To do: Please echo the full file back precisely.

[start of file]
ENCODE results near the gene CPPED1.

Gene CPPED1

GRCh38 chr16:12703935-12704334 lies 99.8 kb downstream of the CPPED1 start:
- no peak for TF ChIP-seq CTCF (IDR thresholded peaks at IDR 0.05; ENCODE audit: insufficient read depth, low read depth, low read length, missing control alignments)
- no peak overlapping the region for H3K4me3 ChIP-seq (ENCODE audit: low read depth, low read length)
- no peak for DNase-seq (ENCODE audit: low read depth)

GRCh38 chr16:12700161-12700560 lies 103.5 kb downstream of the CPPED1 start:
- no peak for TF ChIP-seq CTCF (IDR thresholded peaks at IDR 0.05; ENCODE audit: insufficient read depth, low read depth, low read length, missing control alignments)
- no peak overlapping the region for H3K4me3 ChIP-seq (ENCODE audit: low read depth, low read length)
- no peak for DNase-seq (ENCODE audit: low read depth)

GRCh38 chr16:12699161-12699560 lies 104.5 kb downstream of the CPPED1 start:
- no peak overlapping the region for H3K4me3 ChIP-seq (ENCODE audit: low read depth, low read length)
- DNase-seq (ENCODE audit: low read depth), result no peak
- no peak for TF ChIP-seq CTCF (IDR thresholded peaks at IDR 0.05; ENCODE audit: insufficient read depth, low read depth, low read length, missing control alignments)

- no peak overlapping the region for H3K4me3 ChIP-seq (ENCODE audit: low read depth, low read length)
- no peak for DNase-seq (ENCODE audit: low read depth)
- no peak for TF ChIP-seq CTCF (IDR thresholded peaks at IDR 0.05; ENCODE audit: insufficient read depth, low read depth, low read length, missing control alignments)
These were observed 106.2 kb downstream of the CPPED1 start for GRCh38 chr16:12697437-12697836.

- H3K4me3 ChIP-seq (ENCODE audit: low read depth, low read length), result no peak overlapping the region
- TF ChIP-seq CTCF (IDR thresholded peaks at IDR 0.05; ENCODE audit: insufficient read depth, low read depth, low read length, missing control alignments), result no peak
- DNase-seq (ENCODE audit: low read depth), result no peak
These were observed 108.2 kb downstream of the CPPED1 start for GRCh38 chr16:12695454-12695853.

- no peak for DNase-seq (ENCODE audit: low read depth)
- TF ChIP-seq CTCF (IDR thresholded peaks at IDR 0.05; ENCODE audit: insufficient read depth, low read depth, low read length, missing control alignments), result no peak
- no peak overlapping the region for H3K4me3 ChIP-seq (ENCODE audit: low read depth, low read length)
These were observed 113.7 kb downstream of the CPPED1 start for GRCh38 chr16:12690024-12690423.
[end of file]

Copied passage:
ENCODE results near the gene CPPED1.

Gene CPPED1

GRCh38 chr16:12703935-12704334 lies 99.8 kb downstream of the CPPED1 start:
- no peak for TF ChIP-seq CTCF (IDR thresholded peaks at IDR 0.05; ENCODE audit: insufficient read depth, low read depth, low read length, missing control alignments)
- no peak overlapping the region for H3K4me3 ChIP-seq (ENCODE audit: low read depth, low read length)
- no peak for DNase-seq (ENCODE audit: low read depth)

GRCh38 chr16:12700161-12700560 lies 103.5 kb downstream of the CPPED1 start:
- no peak for TF ChIP-seq CTCF (IDR thresholded peaks at IDR 0.05; ENCODE audit: insufficient read depth, low read depth, low read length, missing control alignments)
- no peak overlapping the region for H3K4me3 ChIP-seq (ENCODE audit: low read depth, low read length)
- no peak for DNase-seq (ENCODE audit: low read depth)

GRCh38 chr16:12699161-12699560 lies 104.5 kb downstream of the CPPED1 start:
- no peak overlapping the region for H3K4me3 ChIP-seq (ENCODE audit: low read depth, low read length)
- DNase-seq (ENCODE audit: low read depth), result no peak
- no peak for TF ChIP-seq CTCF (IDR thresholded peaks at IDR 0.05; ENCODE audit: insufficient read depth, low read depth, low read length, missing control alignments)

- no peak overlapping the region for H3K4me3 ChIP-seq (ENCODE audit: low read depth, low read length)
- no peak for DNase-seq (ENCODE audit: low read depth)
- no peak for TF ChIP-seq CTCF (IDR thresholded peaks at IDR 0.05; ENCODE audit: insufficient read depth, low read depth, low read length, missing control alignments)
These were observed 106.2 kb downstream of the CPPED1 start for GRCh38 chr16:12697437-12697836.

- H3K4me3 ChIP-seq (ENCODE audit: low read depth, low read length), result no peak overlapping the region
- TF ChIP-seq CTCF (IDR thresholded peaks at IDR 0.05; ENCODE audit: insufficient read depth, low read depth, low read length, missing control alignments), result no peak
- DNase-seq (ENCODE audit: low read depth), result no peak
These were observed 108.2 kb downstream of the CPPED1 start for GRCh38 chr16:12695454-12695853.

- no peak for DNase-seq (ENCODE audit: low read depth)
- TF ChIP-seq CTCF (IDR thresholded peaks at IDR 0.05; ENCODE audit: insufficient read depth, low read depth, low read length, missing control alignments), result no peak
- no peak overlapping the region for H3K4me3 ChIP-seq (ENCODE audit: low read depth, low read length)
These were observed 113.7 kb downstream of the CPPED1 start for GRCh38 chr16:12690024-12690423.